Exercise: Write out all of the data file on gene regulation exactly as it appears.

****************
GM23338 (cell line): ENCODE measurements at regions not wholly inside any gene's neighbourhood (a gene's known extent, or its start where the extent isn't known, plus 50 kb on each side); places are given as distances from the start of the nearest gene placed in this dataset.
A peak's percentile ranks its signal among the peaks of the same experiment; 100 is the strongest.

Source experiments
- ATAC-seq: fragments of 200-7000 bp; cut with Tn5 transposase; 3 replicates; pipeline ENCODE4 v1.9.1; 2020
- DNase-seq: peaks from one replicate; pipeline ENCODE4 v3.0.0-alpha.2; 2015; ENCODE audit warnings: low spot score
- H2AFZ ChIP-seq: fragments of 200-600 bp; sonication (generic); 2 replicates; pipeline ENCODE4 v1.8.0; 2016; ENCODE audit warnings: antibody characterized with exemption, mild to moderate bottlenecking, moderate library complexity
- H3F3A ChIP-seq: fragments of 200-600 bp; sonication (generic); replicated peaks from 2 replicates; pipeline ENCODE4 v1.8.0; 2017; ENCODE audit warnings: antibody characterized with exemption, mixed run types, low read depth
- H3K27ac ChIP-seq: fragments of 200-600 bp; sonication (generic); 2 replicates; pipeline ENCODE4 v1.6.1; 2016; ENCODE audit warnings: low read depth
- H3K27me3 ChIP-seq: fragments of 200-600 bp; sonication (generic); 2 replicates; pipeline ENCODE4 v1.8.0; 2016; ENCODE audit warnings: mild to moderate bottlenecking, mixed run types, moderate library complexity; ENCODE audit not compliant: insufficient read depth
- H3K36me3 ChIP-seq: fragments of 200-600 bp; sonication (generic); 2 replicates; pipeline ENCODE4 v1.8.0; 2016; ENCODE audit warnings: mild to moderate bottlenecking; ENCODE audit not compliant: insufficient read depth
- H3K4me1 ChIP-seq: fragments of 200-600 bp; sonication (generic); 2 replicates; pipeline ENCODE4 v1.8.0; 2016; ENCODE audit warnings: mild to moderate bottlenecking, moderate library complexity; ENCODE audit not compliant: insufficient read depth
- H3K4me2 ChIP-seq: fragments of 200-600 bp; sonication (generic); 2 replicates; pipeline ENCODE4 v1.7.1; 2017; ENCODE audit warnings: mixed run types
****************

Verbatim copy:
GM23338 (cell line): ENCODE measurements at regions not wholly inside any gene's neighbourhood (a gene's known extent, or its start where the extent isn't known, plus 50 kb on each side); places are given as distances from the start of the nearest gene placed in this dataset.
A peak's percentile ranks its signal among the peaks of the same experiment; 100 is the strongest.

Source experiments
- ATAC-seq: fragments of 200-7000 bp; cut with Tn5 transposase; 3 replicates; pipeline ENCODE4 v1.9.1; 2020
- DNase-seq: peaks from one replicate; pipeline ENCODE4 v3.0.0-alpha.2; 2015; ENCODE audit warnings: low spot score
- H2AFZ ChIP-seq: fragments of 200-600 bp; sonication (generic); 2 replicates; pipeline ENCODE4 v1.8.0; 2016; ENCODE audit warnings: antibody characterized with exemption, mild to moderate bottlenecking, moderate library complexity
- H3F3A ChIP-seq: fragments of 200-600 bp; sonication (generic); replicated peaks from 2 replicates; pipeline ENCODE4 v1.8.0; 2017; ENCODE audit warnings: antibody characterized with exemption, mixed run types, low read depth
- H3K27ac ChIP-seq: fragments of 200-600 bp; sonication (generic); 2 replicates; pipeline ENCODE4 v1.6.1; 2016; ENCODE audit warnings: low read depth
- H3K27me3 ChIP-seq: fragments of 200-600 bp; sonication (generic); 2 replicates; pipeline ENCODE4 v1.8.0; 2016; ENCODE audit warnings: mild to moderate bottlenecking, mixed run types, moderate library complexity; ENCODE audit not compliant: insufficient read depth
- H3K36me3 ChIP-seq: fragments of 200-600 bp; sonication (generic); 2 replicates; pipeline ENCODE4 v1.8.0; 2016; ENCODE audit warnings: mild to moderate bottlenecking; ENCODE audit not compliant: insufficient read depth
- H3K4me1 ChIP-seq: fragments of 200-600 bp; sonication (generic); 2 replicates; pipeline ENCODE4 v1.8.0; 2016; ENCODE audit warnings: mild to moderate bottlenecking, moderate library complexity; ENCODE audit not compliant: insufficient read depth
- H3K4me2 ChIP-seq: fragments of 200-600 bp; sonication (generic); 2 replicates; pipeline ENCODE4 v1.7.1; 2017; ENCODE audit warnings: mixed run types